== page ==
Seismic stratigraphy and correlation of major regional unconformities in the northern Arabian Sea
Published:January 01, 2002
Christoph Gaedicke, Alexander Prexl, Hans-Ulrich Schlüter, Heinrich Meyer, Hans Roeser, Peter Clift, 2002. "Seismic stratigraphy and correlation of major regional unconformities in the northern Arabian Sea", The Tectonic and Climatic Evolution of the Arabian Sea Region, P. D. Clift, D. Kroon, C. Gaedicke, J. Craig
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In the northern Arabian Sea the Arabian, Eurasian and Indian Plates are in tectonic interaction with one another. We present interpretations of multichannel seismic profiles across the Makran sub-duction zone (which is part of the Eurasian-Arabian Plate boundary) and the transtensional Murray Ridge and Dalrymple Trough (which are part of the Arabian-Indian Plate boundary). We distinguish four megasequences in the sedimentary succession, which we correlate over the entire study area. Regional unconformities separate the megasequences and enable us to establish a common history of the region before Late Miocene time (c. 20 Ma). The Early Pliocene (c. 4.5 Ma) reopening of the Gulf of Aden caused a reorganization of the plates and subsequent tilting of the oceanic crust of the Arabian Plate toward the Makran subduction zone. This event is documented by the regional M-unconformity. Since that time, sedimentation on the Oman Abyssal Plain has been permanently separated from the Indus Fan by the Murray Ridge, on the northern end of which there has been no significant sedimentation.
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The Tectonic and Climatic Evolution of the Arabian Sea Region
Over long periods of time the tectonic evolution of the solid Earth has been recognized as the major control on the development of the global climate system. Tectonic activity acts in one of two different ways to influence regional and global climate: (i) through the opening and closing of oceanic gateways and its effect on the circulation patterns in the global ocean; (ii) through the growth and erosion of orogenic belts, resulting in changes in oceanic chemistry and disruption of atmospheric circulation. The Arabian Sea region has several features that make it the best area for studies of climate and palaeoceanographic responses to tectonic activity, most notably in the context of the South Asian monsoon and its relationship to the growth of high topography in the adjacent Himalayas and Tibet.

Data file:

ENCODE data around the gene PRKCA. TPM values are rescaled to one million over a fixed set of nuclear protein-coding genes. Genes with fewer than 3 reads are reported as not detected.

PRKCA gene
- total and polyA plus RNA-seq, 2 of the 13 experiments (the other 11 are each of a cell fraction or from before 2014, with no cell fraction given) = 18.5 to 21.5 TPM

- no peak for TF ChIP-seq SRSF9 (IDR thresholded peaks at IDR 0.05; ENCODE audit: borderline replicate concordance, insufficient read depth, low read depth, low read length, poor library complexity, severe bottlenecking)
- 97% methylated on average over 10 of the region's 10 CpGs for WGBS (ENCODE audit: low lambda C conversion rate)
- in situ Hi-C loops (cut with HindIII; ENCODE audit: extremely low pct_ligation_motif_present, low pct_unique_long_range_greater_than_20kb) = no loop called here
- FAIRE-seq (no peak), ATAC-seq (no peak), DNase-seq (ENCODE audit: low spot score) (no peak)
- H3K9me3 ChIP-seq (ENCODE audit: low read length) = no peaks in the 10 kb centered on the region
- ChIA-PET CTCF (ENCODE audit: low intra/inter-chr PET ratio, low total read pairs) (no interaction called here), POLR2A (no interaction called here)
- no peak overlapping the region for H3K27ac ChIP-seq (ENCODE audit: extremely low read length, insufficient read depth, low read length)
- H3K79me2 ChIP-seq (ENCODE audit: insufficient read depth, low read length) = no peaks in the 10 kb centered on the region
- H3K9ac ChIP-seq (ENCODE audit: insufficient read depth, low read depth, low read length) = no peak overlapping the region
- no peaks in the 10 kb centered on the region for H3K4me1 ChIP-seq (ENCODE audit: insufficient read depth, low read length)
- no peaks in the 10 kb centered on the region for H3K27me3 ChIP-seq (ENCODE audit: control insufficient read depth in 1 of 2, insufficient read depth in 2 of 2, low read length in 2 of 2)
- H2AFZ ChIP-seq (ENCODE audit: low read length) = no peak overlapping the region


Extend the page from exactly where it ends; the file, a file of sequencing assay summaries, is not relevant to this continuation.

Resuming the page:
The Tectonic and Climatic Evolution of the Arabian Sea Region brings together a collection of recent studies on the area from a wide group of international contributors. The paper range from high resolution, Holocene palaeoceanographic studies of the Pakistan margin to regional tectonic reconstructions of the ocean basin and surrounding margins throughout the Cenozoic. Marine geophysics, stratigraphy, isotope chemistry and neotectonics come together in a multidisciplinary approach to the study of interactions of land and sea. while much work remains to be done to understand fully the tectonic and climatic evolution of the Arabian Sea, a great deal has been achieved since the last major review, as detailed in the 26 contributions. This volume is essential reading for palaeoceanographers, sedimentologists and geophysicists. It will also be interest to structural geologists and those working in the petroleum industry.